The objective in the UBS investment mirrors the shortcuts used by the PAP government. The UBS notes paid a 9% coupon rate and by paying CPF members only 2.5% to 4%, the government thought it could easily pocket the difference. The government should have known there is no free lunch. Despite historically low interest rates, UBS has managed to see only darkness at the end of the tunnel.

CPF members’ S$11 billion in UBS is effectively earning next to nothing. There are likely to be other ‘UBS type’ investments unless the government confirms otherwise. More CPF monies will be legislated into GIC. CPF members are now paying the price for GIC’s failure.

Conclusion

That there are billions in forex (paper) losses in GIC’s investments is not speculation but common sense. The government should not continue to prevent its disclosure.

Minister in the PMO Lim Swee Say recently confirmed “many investments had been lost during the global financial crisis”. If GIC was a long term investor, it should not have panicked during the financial crisis and incurred billions in losses for CPF members. The UBS investment has shown GIC to be reckless with CPF monies. GIC now requires even more money from CPF members.

The government is not serving CPF members’ interests by withholding information which should have been in the public domain ie accounts of GIC. Transparency demands the government come clean by marking to market the values of ALL CPF members’ investments. These investments do not belong to GIC. Members have the right to this information.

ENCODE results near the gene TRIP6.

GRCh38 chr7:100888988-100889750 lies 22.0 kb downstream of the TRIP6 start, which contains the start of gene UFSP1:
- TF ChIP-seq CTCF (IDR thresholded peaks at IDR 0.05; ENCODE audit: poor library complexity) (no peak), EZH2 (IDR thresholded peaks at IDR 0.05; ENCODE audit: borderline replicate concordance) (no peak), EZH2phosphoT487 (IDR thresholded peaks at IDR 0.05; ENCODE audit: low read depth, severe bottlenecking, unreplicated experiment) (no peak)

‘Clarifications’ with general statements by ministers and MPs will not be accepted by an increasing number of frustrated and shortchanged CPF members.

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10 Responses to 20140625 Government must disclose billions in CPF/GIC foreign exchange losses and market value of investments

  1. James says:

    Thank you Philip, for another informative write-up. Really appreciate your efforts to inform more Singaporeans.

  2. Chris K says:

    While I can understand you are getting at CPF and GIC (so am I) but your article contains quite a number of flaws.

    The effect of FX cannot be viewed in isolation to the total portfolio. To simplify, total returns = valuation of investments + dividends + hedged FX position + unhedged FX position. If GIC reports a return of 8.8% in S$, this would have included the enormous FX loss that you alleged. Now the govt has sneakily changed the reporting from S$ terms to US$ term, but it is no rocket science to determine that if that 8.8% is in US$, given a 2% depreciation of US$ against S$ then the rate od return which include FX valuations would be 6.8%.